The amazing adaptability of the placenta

Photo Credit: Ariane Hunter via Flickr

“Don’t drink, avoid sugary snacks and, of course, don’t forget to take your folic acid.” If only it were that simple.

The popular narrative tells us that pregnancy is a magical phase in a person’s life, but it is not all roses and unicorns. Pregnancy can undoubtedly be one of the most physically and emotionally challenging experiences. It has long been accepted that a mother’s health status directly impacts the foetus, however, now researchers from St John’s College, Cambridge University have shown that even if the mother is experiencing poor health, for example, due to malnutrition, the placenta can adapt to increase the amount of oxygen and nutrients it transports to the foetus during pregnancy.

The placenta is a temporary organ meaning it’s only present and attached to the lining of the womb during pregnancy. It functions to separate mother and foetus blood supplies whilst providing a critical link between the two. By producing hormones to promote foetal development, the placenta also protects the foetus against bacterial infection whilst supplying oxygen and nutrients from the mothers’ blood supply. Aside from this, the placenta is largely a mystery to scientists and medical professionals. Not least since it is notoriously difficult to study pregnant women, but also because the placenta is a temporary organ that is only present during pregnancy.

The demands of a growing foetus are high and can worsen existing micronutrient deficiencies or even cause them. The World Health Organisation (WHO) estimates that more than 2 billion people globally consume a nutritionally deficient diet, which has the potential to cause pregnancy complications. Similarly, around 140 million people live at high altitudes, above 2500 metres, with reduced oxygen levels. Restricted oxygen levels during pregnancy have previously been associated with miscarriage and foetal growth restriction.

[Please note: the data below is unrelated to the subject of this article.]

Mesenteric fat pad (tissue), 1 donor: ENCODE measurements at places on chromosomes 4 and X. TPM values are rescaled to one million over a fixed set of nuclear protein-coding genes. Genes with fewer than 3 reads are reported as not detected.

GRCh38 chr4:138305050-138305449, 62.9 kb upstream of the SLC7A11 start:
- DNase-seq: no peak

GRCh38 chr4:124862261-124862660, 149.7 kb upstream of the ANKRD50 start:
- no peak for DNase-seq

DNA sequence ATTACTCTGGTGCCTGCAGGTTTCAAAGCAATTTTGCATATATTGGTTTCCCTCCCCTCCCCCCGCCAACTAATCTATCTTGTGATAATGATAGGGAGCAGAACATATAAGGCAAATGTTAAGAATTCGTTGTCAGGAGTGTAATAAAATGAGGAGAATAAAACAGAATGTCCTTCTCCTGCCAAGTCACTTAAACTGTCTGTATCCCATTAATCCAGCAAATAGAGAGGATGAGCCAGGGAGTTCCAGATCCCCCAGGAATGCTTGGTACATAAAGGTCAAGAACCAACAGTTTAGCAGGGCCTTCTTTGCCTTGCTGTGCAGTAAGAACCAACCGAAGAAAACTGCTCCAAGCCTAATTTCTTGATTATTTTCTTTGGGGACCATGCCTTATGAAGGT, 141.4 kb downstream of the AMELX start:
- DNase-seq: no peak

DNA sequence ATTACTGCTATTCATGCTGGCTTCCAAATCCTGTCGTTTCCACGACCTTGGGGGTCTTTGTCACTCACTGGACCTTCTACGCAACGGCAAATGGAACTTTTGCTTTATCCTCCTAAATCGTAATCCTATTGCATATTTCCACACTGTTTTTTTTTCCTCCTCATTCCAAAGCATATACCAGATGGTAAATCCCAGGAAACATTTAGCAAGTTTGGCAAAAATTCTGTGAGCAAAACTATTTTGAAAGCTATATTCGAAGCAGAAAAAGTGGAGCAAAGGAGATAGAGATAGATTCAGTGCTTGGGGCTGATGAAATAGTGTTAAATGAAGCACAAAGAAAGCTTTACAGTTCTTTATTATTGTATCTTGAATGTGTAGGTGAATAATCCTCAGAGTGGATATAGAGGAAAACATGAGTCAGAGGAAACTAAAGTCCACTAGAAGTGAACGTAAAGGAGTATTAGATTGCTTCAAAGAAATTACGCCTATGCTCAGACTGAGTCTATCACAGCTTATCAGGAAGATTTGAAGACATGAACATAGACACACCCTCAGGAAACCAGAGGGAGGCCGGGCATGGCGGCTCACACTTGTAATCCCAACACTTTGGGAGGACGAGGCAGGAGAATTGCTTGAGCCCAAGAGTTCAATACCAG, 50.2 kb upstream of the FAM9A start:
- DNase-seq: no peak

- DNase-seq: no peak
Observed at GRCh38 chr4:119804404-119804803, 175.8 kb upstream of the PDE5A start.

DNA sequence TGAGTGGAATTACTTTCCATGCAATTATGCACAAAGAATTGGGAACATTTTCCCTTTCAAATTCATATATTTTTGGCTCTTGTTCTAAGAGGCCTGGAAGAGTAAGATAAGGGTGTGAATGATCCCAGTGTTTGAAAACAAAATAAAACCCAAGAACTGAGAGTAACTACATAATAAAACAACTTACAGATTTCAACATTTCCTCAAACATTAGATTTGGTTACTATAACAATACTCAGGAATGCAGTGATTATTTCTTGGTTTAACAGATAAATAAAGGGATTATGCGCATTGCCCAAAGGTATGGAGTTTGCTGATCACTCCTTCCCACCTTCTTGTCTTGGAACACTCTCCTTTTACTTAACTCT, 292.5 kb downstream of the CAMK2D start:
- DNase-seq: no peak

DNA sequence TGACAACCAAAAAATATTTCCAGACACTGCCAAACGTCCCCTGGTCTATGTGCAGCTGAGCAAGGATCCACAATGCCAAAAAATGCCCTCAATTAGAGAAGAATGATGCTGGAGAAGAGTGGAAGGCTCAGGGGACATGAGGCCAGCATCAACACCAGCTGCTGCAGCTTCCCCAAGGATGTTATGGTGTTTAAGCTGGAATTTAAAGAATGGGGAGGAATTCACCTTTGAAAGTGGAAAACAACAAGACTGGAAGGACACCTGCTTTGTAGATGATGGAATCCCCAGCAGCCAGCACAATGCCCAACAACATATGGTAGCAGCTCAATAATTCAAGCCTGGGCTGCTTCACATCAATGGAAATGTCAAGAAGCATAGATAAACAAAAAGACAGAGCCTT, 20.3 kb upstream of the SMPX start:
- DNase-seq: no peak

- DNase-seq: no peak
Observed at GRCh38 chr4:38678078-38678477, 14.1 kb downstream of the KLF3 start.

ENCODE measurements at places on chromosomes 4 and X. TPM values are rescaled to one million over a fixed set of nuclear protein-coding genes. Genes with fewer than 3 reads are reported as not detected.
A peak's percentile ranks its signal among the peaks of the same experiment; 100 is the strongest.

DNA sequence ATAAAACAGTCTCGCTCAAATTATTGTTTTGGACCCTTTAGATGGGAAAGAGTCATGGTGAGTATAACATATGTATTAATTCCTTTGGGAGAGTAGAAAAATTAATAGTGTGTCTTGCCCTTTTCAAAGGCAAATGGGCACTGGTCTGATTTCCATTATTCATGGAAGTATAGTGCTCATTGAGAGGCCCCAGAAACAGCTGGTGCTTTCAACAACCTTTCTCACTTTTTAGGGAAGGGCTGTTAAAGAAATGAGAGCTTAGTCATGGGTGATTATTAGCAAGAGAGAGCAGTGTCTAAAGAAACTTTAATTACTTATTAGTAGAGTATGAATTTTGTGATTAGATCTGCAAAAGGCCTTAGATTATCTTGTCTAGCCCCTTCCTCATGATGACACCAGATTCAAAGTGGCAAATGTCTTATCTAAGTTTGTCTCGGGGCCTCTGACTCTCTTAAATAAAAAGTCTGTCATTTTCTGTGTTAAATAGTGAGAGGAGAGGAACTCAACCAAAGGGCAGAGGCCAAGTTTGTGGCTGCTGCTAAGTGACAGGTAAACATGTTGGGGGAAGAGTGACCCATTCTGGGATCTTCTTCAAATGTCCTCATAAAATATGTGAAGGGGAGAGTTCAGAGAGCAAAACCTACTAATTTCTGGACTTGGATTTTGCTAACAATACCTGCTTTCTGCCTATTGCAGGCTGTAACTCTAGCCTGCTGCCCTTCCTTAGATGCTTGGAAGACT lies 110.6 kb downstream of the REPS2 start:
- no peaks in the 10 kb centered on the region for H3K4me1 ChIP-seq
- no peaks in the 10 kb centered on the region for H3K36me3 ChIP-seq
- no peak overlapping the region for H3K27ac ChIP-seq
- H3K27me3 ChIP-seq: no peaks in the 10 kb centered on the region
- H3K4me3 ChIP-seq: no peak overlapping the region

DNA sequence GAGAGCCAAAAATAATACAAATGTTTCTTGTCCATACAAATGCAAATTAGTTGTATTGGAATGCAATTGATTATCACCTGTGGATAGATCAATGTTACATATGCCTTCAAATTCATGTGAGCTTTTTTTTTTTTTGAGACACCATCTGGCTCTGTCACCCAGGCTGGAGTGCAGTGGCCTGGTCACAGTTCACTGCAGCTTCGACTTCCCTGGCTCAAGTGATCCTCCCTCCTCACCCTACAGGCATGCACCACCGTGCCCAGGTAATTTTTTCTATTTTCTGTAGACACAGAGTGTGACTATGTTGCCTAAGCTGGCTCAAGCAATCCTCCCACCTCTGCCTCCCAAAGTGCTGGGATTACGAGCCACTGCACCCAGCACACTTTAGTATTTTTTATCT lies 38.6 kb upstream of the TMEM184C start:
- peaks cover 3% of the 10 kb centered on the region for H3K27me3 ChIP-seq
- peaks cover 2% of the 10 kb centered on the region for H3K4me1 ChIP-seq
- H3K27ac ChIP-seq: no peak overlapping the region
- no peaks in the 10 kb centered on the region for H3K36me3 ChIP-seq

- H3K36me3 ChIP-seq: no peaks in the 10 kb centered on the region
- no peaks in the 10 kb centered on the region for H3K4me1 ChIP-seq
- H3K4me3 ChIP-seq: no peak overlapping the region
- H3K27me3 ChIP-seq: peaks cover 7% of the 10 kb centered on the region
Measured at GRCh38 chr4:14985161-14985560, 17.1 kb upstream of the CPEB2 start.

So how exactly can healthy babies be born in these extreme conditions?

The study, published in Proceedings of the National Academy of Sciences (PNAS), aimed to determine what is needed for a healthy placenta to complete its crucial functions during pregnancy. Inducing reduced oxygen levels, known as hypoxia, in pregnant mice, researchers investigated the effects these conditions had on the overall placental function as well as specifically examining the organs’ mitochondria in the distinct transport and endocrine zones of the placenta. The researchers revealed that the placental mitochondria adapt in hypoxic environments to ensure there is still sufficient oxygen levels reaching the foetus. They showed that the mitochondria modulate their respiration, substrate use and density to best support the energy demands of the foetal tissues under hypoxic conditions.

As explained by lead scientist Dr Amanda N Sferruzzi-Perri, “Mitochondria in the placenta work out how to use oxygen and nutrients in the most efficient way so it is still sufficient for transfer to the fetus even in challenging pregnancies. When the placenta cannot compensate for the challenges, then this can lead to complications such as fetal growth restriction.”

Foetal growth restriction affects around ten per cent of all births and strongly correlates with poorer health outcome of the baby. By understanding the mechanisms that fail and lead to these circumstances, the scientists suggest they may be able to optimise placental function in challenging pregnancies, with the hope of minimising or preventing foetal growth restriction altogether.

Dr Sferruzzi-Perri is already planning upcoming research to further understand this compensatory mechanism, stating that “the next step would be to target mitochondria in the placenta to alter their function and improve pregnancy success in women where we know the outcome might be poor.”

This post was written by Ella Mercer (She/her) and edited by Karolina Zieba (She/her).

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